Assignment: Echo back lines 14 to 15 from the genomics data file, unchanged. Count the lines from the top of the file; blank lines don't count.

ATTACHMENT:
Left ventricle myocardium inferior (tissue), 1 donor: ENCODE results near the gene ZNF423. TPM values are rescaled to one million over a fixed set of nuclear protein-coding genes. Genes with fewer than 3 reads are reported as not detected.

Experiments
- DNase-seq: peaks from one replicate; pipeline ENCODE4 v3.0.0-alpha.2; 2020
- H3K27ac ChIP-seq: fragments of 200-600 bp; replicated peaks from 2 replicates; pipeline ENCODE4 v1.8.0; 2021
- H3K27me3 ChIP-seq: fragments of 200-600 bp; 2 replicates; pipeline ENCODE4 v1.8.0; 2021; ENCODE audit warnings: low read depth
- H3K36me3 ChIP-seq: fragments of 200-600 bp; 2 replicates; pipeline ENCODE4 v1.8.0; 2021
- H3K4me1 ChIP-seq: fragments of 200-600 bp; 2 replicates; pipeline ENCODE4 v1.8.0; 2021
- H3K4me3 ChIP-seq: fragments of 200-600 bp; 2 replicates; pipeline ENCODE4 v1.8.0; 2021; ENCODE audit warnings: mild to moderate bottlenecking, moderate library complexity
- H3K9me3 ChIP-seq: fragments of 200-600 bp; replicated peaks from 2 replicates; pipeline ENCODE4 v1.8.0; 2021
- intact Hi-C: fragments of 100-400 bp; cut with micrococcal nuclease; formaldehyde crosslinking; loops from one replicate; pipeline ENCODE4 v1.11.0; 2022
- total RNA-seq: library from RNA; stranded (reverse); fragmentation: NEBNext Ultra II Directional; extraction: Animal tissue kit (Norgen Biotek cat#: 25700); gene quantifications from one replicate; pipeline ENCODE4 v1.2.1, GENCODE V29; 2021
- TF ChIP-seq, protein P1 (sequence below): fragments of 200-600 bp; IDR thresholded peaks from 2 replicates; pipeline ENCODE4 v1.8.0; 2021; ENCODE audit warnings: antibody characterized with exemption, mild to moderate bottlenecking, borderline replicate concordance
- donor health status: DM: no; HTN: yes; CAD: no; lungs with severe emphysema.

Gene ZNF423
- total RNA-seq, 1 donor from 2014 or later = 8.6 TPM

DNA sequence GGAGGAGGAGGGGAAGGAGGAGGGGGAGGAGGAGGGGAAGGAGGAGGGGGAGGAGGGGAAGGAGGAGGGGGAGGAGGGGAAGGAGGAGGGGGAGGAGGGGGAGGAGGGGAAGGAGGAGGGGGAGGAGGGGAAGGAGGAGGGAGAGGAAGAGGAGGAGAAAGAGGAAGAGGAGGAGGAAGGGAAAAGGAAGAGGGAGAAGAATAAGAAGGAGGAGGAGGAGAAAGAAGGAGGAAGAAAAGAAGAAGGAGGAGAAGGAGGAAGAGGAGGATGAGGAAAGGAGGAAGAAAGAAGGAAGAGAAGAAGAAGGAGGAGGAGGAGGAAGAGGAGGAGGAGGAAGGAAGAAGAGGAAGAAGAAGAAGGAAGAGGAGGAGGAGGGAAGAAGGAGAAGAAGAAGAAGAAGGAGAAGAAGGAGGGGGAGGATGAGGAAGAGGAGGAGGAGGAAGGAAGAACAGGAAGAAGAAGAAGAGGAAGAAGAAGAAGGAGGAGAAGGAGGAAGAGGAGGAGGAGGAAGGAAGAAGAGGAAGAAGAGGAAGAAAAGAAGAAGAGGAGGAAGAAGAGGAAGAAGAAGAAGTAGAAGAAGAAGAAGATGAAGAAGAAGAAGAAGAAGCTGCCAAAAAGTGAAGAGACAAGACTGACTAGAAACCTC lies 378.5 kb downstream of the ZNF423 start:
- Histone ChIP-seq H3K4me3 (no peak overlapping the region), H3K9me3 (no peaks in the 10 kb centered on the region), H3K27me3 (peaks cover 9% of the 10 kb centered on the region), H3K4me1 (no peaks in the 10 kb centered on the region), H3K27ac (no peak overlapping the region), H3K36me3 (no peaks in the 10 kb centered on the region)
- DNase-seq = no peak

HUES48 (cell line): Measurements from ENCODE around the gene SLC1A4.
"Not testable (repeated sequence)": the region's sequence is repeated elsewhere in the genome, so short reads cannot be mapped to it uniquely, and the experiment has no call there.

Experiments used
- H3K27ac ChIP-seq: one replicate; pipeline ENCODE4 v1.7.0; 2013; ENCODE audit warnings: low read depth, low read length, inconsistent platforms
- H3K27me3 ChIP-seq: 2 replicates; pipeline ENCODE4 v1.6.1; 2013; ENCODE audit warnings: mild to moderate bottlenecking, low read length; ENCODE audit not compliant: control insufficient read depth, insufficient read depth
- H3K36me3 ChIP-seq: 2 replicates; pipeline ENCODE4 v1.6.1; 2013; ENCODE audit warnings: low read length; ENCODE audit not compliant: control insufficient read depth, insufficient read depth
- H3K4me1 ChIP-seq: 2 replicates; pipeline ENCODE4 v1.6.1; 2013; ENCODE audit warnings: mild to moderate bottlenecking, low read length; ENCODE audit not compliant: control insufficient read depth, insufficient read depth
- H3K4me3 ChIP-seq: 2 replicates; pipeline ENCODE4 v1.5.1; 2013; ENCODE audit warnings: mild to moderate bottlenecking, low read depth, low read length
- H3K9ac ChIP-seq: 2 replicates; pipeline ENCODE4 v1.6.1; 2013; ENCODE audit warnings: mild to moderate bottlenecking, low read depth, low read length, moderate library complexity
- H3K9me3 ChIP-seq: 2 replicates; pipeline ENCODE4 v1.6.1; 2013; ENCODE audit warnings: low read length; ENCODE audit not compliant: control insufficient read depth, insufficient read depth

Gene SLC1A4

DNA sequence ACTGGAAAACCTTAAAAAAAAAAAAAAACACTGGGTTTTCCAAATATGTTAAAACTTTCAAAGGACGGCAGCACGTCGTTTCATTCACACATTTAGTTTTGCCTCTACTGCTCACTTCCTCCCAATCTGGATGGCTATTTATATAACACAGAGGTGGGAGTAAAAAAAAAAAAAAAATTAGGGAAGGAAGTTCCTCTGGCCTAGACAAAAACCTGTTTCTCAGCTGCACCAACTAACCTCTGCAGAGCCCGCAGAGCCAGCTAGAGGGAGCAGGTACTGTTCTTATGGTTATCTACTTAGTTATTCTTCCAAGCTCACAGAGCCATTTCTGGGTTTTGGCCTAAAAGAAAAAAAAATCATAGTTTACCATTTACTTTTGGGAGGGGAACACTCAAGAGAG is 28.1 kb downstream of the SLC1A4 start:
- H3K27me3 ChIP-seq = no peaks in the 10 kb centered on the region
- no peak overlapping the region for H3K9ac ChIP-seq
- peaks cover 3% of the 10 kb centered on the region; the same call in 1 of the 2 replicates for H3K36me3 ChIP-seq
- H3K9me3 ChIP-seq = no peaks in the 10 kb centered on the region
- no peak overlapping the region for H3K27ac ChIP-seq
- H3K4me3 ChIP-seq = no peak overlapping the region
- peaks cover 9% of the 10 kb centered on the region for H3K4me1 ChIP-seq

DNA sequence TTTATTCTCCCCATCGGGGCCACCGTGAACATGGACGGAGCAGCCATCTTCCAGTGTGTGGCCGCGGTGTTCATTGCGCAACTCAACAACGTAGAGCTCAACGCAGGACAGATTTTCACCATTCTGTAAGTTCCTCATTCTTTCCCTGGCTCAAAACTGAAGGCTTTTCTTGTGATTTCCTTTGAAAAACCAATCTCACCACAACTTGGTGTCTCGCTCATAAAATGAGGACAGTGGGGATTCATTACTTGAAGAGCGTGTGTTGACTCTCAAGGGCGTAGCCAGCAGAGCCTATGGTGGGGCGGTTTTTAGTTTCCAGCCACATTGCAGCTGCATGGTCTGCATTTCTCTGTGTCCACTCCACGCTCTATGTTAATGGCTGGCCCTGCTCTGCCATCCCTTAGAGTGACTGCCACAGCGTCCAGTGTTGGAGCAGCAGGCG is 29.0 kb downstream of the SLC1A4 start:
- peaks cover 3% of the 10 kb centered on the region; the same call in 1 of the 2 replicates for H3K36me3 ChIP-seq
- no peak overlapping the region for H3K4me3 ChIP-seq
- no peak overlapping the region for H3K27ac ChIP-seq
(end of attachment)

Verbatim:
Gene ZNF423
- total RNA-seq, 1 donor from 2014 or later = 8.6 TPM